Our challenge as founders of this business was to see if we could find a way to still allow children to have their freedom and freedom of speech, to respect their privacy – and also deal with the primal need of a parent to keep their child safe online. And that’s a pretty tricky thing – when you also throw into the pot the complexities of working with iOS and Android.
We tried to find the common denominator. Apple in particular don’t let you anywhere near the operating system of the actual device. So the next common denominator is the keyboard; we all use it to interact, search and socialise. Using behavioural analytics, we started doing research on cyber-psychology and cyber-criminology on how predators behave online and how the predated change their behavioural patterns when they’re being attacked or hurt. You do start to see some distinctive patterns – and we found more and more of them.
Using technology on a keyboard we can tell, for example, how fast the child is typing compared to how they normally type, how fast they’re typing right at this moment. We can tell when autocorrect goes into overdrive. We know the pressure you use when you press the keys. All of these indicate heightened emotions.
I’ll give you an example: if I started to be abusive to you now – if I started calling you names – my whole approach to you would change. It would be short and rapid-fire. Even before you’ve looked at what the child is typing, you can see the change in their behaviour pattern. Rapid-fire jabbing typically means an argument or some form of sexual dialogue.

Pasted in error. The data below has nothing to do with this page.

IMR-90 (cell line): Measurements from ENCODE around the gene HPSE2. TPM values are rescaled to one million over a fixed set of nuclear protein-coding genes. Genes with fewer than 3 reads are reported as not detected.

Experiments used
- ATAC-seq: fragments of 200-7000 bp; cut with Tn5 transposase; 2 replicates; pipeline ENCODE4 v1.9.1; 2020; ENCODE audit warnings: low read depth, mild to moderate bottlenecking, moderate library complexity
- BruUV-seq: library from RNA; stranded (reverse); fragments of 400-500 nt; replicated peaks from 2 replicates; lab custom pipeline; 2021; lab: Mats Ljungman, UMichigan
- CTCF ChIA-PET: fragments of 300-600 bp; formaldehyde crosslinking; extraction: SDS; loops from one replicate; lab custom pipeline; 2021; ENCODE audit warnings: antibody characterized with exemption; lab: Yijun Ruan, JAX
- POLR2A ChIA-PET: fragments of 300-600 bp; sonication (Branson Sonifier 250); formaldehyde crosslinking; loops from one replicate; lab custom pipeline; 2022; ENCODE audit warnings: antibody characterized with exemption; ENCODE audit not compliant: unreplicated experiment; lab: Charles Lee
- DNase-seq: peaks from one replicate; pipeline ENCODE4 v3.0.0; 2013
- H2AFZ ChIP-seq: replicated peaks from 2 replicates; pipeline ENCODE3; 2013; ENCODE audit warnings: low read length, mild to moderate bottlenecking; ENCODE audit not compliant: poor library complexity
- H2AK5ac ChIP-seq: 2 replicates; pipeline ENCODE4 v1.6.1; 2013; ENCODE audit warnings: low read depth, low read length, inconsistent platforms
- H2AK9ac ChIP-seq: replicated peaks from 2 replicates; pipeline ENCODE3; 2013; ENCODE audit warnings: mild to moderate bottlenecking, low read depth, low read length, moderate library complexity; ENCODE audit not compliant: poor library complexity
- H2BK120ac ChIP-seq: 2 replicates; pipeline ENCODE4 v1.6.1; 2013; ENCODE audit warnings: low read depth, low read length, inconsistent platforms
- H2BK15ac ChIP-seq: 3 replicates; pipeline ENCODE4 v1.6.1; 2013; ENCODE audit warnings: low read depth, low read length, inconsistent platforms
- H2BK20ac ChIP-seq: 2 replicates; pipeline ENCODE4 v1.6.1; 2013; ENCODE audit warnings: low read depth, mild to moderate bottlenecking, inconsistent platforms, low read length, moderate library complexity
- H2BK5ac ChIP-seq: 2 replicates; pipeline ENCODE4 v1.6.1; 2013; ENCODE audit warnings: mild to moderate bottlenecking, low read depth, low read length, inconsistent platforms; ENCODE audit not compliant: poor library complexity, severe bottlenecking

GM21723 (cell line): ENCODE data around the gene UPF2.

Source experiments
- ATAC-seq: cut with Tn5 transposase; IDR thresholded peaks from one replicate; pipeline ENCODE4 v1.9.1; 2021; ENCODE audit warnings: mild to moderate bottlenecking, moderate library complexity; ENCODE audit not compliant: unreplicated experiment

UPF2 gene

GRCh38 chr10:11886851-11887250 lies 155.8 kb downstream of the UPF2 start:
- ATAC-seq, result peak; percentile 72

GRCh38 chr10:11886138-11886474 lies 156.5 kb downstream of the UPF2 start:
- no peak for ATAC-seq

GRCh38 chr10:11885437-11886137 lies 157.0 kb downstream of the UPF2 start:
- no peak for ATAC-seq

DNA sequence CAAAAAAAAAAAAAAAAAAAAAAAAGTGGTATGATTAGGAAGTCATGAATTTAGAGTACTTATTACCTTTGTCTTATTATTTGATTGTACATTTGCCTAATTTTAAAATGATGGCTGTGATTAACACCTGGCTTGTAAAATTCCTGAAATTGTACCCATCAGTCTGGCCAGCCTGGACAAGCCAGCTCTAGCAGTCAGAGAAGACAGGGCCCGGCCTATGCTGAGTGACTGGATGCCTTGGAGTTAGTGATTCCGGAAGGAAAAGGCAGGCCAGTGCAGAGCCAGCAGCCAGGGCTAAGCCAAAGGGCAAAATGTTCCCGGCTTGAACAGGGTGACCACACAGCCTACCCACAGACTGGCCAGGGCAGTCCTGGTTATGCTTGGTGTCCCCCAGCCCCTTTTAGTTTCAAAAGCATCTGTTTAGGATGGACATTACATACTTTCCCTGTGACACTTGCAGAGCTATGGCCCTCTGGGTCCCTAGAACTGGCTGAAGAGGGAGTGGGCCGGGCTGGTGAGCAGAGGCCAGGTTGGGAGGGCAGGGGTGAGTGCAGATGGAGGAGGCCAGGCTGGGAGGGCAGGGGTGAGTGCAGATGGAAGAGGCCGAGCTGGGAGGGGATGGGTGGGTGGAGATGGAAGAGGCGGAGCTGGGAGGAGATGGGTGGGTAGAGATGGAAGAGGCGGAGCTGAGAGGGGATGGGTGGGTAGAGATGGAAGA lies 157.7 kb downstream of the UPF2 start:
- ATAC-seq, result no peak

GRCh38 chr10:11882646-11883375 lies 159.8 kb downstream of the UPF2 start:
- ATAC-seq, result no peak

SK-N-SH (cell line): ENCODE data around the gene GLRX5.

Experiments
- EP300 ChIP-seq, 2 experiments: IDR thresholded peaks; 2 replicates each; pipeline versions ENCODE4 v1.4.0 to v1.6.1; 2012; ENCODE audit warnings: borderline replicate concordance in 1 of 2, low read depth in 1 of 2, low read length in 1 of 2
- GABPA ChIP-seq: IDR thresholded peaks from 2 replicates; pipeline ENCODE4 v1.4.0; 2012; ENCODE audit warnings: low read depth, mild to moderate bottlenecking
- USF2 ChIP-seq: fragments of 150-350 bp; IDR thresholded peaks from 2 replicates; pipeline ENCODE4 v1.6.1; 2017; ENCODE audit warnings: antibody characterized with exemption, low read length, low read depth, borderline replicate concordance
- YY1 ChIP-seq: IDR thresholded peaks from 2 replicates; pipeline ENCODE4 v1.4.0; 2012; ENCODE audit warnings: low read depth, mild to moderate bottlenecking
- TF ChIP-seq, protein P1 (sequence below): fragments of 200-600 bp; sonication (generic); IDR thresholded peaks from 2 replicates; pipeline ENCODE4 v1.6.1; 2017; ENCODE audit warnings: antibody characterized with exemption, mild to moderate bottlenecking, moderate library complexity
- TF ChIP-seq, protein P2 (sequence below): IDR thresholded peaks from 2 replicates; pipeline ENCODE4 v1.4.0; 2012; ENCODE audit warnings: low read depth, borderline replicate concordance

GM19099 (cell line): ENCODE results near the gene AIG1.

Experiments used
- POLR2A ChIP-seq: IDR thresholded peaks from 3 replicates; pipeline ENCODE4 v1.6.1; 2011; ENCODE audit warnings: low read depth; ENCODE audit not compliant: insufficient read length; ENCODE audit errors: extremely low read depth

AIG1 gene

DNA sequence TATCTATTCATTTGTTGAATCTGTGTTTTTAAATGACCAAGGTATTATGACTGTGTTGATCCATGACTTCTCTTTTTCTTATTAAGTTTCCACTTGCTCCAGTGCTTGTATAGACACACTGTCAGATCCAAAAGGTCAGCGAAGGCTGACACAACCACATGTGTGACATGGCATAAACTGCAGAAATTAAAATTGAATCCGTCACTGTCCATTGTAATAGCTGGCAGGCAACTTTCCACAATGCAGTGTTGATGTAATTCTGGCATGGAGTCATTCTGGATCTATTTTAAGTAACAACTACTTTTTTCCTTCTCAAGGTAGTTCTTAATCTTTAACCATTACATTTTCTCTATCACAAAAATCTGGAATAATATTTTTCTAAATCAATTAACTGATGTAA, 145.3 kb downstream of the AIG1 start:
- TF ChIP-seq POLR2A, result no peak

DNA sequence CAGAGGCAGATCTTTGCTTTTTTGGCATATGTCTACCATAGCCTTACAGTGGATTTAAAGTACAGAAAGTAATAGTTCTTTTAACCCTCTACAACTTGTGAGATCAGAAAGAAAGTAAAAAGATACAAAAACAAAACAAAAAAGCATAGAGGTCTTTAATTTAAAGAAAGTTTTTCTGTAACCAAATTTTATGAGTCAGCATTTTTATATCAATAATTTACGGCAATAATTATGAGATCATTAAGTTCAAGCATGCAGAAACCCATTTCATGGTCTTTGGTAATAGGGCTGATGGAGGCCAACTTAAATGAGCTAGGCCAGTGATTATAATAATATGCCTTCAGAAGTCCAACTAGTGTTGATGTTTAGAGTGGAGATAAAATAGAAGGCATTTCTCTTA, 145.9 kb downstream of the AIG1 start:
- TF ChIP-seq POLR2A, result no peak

We could detect signs of nine states of emotion – fear, anxiety, loneliness, sadness… all things I saw when I was driving these children for their treatment.
Then you pour some statistical probabilities into the mix. I can tell you for instance that if your teenage son has shown signs of fear at 20 past 8 on a Sunday evening, there’s a 73% chance he’s being bullied. If you contribute to a YouTube thread with between three and eight words, there’s a 70% chance you’ve been hurtful. There are thousands of patterns like this that we’ve taught our machine.